Health benefits of celery: Celery leaves are a source of vitamins A, B and C. The celery plant is also a rich supply of sodium, potassium (antioxidant), phosphorus, calcium, magnesium, and other minerals. Celery may also act as a relief for inflammations like rheumatoid arthritis, and helps lower blood pressure. It also helps eliminate toxins and relieve constipation. As a source of phytoestrogens, celery is useful during menopause.

Celery is believed to fight against memory loss, as it helps relax the muscle around arteries, dilating the vessels and allowing blood to flow normally. As a consequence, blood reaches certain brain areas otherwise less irrigated as we grow old, and may prevent against mental illnesses that usually appear at old age.

Individuals who are salt-sensitive can safely take the natural organic sodium (salt) in celery, especially in celery juice. Due to its very low content of calories, you can eat a lot of celery without worrying about your weight; celery is used in weight-loss diets. The plant is also known for its diuretic action.

Celery may as well be effective in cases of psoriasis, vitiligo, and other skin diseases because it causes hyperpigmentation.

How to use celery: Celery is a wonderful veggie we should use more often in our culinary preparations, and all its parts are good for consumption, either rough or cooked: leaves, crispy ribs, roots. When eaten rough, chew it well for a better digestion. If cooked, add it to soups (leaves and bulb), stews (leaves), scrambled eggs, rice… for a good flavour. In other words, celery may be used more or less in all culinary preparations, and some people use the plant also to give flavour to liqueurs and even in tea.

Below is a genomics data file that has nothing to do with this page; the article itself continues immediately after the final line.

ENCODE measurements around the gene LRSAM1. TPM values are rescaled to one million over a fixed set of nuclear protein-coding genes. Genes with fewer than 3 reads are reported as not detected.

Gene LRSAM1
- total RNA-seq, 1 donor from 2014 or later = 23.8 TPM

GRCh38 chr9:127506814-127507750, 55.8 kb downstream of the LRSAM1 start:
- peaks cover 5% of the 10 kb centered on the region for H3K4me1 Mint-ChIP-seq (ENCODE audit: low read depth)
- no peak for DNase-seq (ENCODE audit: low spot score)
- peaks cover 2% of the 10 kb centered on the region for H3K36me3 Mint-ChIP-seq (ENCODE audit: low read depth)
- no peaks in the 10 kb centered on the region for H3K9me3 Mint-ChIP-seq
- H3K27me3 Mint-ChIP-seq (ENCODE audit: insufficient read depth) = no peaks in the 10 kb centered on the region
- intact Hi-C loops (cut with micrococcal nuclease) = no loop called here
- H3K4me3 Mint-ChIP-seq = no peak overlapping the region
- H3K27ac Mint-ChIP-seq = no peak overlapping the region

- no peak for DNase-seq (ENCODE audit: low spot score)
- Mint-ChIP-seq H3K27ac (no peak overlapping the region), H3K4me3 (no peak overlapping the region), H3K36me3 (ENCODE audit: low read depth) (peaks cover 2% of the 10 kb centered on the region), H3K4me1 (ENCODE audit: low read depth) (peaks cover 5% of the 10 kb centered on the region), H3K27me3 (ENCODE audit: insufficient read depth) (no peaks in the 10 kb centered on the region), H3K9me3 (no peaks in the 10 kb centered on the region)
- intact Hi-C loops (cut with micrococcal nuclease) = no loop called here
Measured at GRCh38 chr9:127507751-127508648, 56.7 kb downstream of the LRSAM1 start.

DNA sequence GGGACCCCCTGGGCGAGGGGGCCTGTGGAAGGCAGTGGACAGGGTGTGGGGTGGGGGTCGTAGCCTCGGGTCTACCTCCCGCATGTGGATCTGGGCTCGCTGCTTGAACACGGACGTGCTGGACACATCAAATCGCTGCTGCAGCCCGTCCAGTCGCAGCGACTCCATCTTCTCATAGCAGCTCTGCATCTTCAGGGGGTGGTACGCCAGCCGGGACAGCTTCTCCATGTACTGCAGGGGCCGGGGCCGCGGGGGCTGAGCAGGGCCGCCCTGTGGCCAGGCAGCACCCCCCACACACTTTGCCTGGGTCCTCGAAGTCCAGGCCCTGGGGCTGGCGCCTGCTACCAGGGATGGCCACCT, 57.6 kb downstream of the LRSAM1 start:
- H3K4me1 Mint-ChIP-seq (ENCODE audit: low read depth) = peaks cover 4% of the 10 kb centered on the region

Fresh or dried, celery can also be used to decorate dishes, to stimulate our appetite and to help digestion. Celery should be part of a balanced and healthy diet.

Celery salt is a flavoured salt made from dried celeriac; it is used as a food seasoning for tomato juice, and in particular by individuals who follow a salt-free diet.

When buying celery, make sure that its leaves are well green, and the ribs still very firm, not limp. Wrap celery in a plastic bag or a camp cloth, and store in the fridge. Don’t store for more than 3-4 days; vegetables and herbs loose very easily their nutrients. On the other hand, while many foods lose nutrients during cooking, most of the compounds in celery hold up well during cooking.

Infusion
1 tablespoon of roots or fresh leaves for 1 litre of water

Take 1 cup three times a day.

Infusion or decoction (dysentery, colitis and anaemia)
30 g of leaves for 1 litre of water
Take 1 cup three times a day.

Infusion or decoction (laryngitis and bronchitis)
25 g of roots or seeds for 1 litre of water
Take 1 cup three times a day. In case of asthmatic bronchitis, add honey and take every morning on an empty stomach.

Celery (leaves) juice (nephritis, hepatitis, other infections with fever)
Take 1 cup per day, split in 3 to 4 takings.

Ground dried roots (ulcer cicatrisation)
Sprinkle the powder 2 times a day on open sores (ulcers) that will not heal or keep returning.

Poultice (wounds and bruises)
Use celery leaves as a poultice, and place it 2 times a day on the wound.

Safety precautions: though celery has been used for millennia not only as a vegetable and an aromatic herb but also for its health benefits, you’d better listen to your body when you take celery. Some people may develop certain allergies to the plant: skin problems, difficulty in breathing and other allergic reactions, the most dangerous being anaphylaxis. This is due to the fact that celery is such a succulent plant that it produces its own "pesticide" to protect itself from fungi. This protective layer is called “psoralen”, and although it protects the celery, may not go down so well with some individuals.

© Dulce Rodrigues